Over the past few years, the government has assigned large public projects to contractors without bidding. These contractors are usually known for their relationships with security agencies and partnerships with former military personnel. Among those contractors is Saeed Mahmoud, a former owner of The Nile Company for Roads and Bridges, managed by General Intelligence. Saeed works with Egyptian counselor Farouk Al-Qadi, a former general, and has a family network within the military and government agencies that will take over his business.
This is an example of the “customer list” system Al-Sisi built in Egypt. He aims to trade economic benefits for a new business community because of his devoted political support and his organic relationship with his administration. Such “customerism” strengthens his power, but distorts the financial scene and strains relationships with the old elite.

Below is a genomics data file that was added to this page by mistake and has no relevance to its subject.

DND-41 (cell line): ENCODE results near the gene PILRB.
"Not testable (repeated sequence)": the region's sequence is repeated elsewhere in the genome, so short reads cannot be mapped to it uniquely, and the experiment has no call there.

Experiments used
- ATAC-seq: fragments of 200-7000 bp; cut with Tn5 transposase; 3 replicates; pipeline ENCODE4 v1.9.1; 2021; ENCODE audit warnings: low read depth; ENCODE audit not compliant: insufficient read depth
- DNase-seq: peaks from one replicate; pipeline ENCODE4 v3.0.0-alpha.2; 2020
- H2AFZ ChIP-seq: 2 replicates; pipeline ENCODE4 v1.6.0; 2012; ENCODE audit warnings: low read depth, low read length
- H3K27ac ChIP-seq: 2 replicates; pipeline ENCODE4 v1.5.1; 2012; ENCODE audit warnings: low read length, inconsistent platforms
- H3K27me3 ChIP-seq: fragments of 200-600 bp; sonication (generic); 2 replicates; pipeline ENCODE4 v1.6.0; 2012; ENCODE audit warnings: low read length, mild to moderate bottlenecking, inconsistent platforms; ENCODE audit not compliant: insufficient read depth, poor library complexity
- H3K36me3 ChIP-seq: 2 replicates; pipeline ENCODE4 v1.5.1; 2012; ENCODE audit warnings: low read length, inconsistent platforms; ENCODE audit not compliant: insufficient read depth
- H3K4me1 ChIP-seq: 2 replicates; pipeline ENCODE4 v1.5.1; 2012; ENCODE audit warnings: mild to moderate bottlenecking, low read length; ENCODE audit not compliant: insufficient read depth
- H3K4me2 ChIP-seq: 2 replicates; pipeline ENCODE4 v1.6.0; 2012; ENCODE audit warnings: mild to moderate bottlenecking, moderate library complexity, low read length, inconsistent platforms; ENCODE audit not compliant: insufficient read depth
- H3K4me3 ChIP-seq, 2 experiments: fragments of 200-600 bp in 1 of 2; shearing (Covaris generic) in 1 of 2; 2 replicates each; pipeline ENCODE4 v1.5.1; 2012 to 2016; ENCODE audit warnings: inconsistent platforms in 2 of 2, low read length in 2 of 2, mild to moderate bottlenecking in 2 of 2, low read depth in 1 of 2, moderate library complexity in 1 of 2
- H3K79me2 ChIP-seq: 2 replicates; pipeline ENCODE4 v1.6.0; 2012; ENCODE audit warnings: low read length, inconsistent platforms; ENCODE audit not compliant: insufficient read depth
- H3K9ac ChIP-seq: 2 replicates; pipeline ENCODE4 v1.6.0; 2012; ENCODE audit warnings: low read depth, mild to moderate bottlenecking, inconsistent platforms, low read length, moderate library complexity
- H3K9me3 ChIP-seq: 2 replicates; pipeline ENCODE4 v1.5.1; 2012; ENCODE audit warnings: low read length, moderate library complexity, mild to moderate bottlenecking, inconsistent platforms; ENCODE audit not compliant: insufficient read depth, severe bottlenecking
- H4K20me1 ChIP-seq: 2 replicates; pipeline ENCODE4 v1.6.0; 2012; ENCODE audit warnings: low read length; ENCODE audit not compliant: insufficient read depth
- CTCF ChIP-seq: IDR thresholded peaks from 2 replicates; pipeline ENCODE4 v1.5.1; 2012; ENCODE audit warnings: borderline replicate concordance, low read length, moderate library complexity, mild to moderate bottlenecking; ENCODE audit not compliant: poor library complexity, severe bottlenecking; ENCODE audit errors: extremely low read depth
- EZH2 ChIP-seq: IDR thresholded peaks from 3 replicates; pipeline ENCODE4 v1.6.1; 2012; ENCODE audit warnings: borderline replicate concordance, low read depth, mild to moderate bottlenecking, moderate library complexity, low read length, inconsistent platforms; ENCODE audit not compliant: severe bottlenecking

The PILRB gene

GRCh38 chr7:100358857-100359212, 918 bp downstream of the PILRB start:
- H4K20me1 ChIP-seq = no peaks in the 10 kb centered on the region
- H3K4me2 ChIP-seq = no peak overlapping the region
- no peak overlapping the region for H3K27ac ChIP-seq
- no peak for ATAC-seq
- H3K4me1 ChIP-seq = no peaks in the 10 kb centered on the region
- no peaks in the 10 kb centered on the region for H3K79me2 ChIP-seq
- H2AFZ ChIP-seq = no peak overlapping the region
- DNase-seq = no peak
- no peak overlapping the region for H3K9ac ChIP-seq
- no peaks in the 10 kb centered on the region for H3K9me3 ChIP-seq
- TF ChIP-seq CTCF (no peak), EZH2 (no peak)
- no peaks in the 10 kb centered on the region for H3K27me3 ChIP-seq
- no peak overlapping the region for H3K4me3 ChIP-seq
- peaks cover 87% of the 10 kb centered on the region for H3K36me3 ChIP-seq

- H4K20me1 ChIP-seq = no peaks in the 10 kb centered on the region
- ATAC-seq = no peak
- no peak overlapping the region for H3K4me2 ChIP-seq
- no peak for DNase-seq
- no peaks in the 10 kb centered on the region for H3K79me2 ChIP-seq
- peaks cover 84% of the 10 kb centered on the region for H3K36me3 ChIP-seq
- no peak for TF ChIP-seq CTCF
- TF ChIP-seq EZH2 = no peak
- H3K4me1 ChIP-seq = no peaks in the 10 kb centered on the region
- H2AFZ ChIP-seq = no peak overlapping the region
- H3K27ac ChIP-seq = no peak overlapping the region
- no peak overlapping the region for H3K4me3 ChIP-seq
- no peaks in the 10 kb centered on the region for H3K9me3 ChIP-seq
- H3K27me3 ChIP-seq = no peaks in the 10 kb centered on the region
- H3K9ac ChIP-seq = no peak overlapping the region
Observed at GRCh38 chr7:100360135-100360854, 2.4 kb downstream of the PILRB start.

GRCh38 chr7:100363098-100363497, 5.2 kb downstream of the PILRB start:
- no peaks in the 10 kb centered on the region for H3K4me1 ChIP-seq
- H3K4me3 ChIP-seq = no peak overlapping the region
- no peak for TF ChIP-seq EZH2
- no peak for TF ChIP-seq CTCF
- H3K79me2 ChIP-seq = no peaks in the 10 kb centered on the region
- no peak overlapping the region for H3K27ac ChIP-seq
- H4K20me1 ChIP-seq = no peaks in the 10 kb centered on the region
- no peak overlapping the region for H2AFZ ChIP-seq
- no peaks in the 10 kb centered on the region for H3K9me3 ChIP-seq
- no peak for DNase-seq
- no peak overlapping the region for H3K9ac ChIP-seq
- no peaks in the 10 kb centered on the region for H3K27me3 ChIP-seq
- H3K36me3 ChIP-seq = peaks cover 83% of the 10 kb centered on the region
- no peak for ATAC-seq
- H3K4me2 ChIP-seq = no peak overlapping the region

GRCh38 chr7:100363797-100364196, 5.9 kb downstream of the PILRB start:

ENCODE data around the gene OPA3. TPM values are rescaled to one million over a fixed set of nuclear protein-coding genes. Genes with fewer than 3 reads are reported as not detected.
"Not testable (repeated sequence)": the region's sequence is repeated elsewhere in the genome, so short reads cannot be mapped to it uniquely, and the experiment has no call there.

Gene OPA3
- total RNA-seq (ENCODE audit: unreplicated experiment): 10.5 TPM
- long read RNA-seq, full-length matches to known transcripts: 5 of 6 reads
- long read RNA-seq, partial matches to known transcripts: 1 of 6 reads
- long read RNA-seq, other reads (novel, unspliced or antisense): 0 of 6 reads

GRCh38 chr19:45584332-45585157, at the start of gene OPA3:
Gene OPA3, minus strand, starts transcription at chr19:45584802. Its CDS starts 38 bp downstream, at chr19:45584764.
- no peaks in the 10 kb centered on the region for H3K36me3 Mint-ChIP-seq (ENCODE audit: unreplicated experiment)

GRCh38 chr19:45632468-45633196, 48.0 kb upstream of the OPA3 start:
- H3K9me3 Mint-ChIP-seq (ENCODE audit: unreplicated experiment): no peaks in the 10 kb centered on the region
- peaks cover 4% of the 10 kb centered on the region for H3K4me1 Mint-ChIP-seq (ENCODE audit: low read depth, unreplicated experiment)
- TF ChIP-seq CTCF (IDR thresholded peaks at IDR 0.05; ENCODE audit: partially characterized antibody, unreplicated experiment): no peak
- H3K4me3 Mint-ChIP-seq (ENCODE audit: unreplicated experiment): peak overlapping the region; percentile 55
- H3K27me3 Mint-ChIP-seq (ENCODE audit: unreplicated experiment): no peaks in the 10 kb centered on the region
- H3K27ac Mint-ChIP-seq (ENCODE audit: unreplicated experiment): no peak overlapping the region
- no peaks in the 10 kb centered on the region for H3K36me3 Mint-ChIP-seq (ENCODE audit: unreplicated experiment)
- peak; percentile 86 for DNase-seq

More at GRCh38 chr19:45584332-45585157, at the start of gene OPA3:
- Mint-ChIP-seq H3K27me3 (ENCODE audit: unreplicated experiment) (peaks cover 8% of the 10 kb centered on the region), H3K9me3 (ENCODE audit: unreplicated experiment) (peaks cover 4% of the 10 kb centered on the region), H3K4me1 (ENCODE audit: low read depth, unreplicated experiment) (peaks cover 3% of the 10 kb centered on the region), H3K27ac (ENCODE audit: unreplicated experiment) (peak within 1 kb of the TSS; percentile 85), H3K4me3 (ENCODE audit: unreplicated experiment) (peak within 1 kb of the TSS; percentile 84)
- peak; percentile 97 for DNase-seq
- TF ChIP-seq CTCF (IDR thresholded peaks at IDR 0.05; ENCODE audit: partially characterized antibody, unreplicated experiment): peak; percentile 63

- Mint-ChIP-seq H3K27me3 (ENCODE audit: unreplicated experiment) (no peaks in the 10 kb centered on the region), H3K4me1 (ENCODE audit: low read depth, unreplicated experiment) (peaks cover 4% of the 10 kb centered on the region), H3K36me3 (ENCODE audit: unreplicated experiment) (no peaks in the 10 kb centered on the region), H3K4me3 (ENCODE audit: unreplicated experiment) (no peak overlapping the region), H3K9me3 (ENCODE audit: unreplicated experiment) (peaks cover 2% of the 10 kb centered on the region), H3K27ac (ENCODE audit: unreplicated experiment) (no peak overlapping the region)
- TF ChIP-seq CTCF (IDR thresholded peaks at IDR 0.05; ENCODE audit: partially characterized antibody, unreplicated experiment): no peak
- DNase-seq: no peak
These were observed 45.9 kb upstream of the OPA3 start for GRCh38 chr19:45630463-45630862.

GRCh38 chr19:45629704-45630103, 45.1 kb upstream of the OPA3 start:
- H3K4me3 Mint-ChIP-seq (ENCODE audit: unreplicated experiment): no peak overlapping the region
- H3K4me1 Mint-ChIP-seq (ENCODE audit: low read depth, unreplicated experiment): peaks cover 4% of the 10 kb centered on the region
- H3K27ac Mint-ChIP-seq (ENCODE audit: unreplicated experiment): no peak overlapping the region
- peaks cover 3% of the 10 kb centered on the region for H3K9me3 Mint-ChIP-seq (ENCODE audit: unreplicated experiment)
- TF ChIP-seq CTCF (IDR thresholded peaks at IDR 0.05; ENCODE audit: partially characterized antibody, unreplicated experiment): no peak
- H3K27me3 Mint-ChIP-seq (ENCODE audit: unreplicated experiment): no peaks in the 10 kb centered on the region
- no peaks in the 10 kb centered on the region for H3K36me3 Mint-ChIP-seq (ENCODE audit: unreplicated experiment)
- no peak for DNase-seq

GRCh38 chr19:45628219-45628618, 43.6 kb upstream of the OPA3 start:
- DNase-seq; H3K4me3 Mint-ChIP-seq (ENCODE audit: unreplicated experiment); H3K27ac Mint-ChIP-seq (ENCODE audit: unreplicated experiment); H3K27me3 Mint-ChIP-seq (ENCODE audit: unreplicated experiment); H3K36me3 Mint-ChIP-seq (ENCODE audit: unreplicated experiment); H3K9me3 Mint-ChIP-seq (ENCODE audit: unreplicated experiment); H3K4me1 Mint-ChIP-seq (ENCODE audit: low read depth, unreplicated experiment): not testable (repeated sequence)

The new Sisi elite is structurally different from the Mubarak elite. The old elite, which developed from the 70’s to the 80’s, mainly worked abroad during the economic opening era of Sadat and acquired distributors of foreign brands and products, with specialized know-how, expertise and core. It consisted of senior experts who have built up capital. Meanwhile, the new long-awaited elite are trivial retailers, contractors, and former military personnel. They are increasing their wealth from government projects through interest networks within the military and government agencies.
The views expressed in this article are those of the author and do not necessarily reflect the editorial policy of Middle East Monitor.
https://www.middleeastmonitor.com/20220114-sisis-new-elite-contractors-ex-militaries-and-businessmen-who-support-him/ Contractors, former military personnel, businessmen who support him – Middle East Monitor